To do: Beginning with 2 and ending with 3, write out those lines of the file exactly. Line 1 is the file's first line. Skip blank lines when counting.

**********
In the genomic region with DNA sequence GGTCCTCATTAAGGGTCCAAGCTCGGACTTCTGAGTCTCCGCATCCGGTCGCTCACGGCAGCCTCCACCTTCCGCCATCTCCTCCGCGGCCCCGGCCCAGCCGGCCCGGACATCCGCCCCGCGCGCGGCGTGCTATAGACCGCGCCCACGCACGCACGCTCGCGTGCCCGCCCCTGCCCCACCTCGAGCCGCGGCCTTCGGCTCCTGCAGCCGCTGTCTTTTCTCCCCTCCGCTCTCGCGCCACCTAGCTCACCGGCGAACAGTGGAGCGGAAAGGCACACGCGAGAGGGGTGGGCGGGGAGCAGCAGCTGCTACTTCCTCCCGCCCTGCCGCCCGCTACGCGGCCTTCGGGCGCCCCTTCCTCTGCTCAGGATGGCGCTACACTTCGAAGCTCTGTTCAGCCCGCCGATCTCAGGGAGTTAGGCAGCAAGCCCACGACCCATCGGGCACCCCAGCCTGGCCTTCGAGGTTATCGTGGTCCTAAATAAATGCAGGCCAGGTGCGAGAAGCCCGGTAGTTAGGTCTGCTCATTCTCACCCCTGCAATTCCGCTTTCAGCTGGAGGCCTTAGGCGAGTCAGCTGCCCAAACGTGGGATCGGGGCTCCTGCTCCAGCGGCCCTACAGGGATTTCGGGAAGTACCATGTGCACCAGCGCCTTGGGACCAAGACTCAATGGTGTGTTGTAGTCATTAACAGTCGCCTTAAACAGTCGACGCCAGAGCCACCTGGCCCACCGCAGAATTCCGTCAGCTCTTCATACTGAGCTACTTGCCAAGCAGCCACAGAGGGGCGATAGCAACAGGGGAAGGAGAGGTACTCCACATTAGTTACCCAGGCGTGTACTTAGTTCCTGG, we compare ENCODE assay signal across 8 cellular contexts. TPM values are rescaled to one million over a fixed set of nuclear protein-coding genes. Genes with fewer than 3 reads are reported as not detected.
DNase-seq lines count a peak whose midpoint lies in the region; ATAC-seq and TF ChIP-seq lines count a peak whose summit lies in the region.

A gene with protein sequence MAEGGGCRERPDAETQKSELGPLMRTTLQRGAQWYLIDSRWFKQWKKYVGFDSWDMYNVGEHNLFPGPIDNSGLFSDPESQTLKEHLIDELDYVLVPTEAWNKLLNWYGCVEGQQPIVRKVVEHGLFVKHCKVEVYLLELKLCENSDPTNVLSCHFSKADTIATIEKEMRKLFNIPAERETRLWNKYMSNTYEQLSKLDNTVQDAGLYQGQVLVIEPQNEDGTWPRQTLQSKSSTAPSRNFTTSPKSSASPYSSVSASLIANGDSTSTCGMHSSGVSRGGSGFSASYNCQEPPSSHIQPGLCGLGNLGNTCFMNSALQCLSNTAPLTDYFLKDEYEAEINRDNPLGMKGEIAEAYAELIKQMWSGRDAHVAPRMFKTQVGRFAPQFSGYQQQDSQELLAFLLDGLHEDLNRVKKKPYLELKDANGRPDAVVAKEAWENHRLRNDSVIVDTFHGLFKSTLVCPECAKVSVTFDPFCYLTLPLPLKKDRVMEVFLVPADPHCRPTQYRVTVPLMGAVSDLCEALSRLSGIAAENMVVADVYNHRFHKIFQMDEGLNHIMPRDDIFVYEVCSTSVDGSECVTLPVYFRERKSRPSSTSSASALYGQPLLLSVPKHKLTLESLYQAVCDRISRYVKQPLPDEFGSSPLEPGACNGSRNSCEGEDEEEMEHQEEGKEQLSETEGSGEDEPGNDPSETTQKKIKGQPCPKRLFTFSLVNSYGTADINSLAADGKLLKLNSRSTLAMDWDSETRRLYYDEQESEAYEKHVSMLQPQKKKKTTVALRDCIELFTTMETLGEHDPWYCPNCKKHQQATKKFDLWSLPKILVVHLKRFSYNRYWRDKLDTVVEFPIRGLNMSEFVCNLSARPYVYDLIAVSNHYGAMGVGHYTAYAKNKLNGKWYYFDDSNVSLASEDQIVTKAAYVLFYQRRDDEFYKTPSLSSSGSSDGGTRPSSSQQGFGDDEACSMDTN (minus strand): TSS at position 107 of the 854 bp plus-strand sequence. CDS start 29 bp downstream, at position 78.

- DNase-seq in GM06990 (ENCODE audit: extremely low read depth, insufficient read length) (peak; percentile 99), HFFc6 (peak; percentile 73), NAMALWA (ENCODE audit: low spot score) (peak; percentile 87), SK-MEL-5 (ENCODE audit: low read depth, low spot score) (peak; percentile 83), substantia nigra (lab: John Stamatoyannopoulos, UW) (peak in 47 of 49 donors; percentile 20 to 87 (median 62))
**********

DNase-seq lines count a peak whose midpoint lies in the region; ATAC-seq and TF ChIP-seq lines count a peak whose summit lies in the region.

A gene with protein sequence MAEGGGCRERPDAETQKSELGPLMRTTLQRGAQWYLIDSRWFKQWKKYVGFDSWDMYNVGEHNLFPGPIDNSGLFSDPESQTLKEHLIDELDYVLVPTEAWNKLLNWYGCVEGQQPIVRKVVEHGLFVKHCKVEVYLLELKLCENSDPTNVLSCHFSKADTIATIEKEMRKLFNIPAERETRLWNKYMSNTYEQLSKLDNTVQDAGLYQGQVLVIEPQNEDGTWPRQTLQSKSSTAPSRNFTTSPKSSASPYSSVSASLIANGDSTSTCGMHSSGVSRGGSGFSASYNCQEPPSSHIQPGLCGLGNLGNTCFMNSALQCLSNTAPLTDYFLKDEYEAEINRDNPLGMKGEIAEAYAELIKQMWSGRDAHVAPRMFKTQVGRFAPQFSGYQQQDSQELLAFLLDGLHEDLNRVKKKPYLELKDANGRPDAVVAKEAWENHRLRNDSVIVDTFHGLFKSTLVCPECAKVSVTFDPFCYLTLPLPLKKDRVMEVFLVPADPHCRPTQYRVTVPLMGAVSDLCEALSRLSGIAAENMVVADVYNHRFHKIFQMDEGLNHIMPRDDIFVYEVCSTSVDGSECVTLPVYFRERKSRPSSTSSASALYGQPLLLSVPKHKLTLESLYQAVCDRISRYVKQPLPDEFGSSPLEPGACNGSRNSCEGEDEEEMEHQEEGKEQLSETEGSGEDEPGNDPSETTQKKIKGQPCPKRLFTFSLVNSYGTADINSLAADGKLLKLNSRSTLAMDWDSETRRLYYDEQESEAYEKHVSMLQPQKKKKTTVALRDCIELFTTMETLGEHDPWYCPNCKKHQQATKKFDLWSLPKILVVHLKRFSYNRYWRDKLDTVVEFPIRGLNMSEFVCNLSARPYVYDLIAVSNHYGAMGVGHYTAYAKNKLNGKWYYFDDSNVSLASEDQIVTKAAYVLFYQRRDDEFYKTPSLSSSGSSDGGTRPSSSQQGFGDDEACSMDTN (minus strand): TSS at position 107 of the 854 bp plus-strand sequence. CDS start 29 bp downstream, at position 78.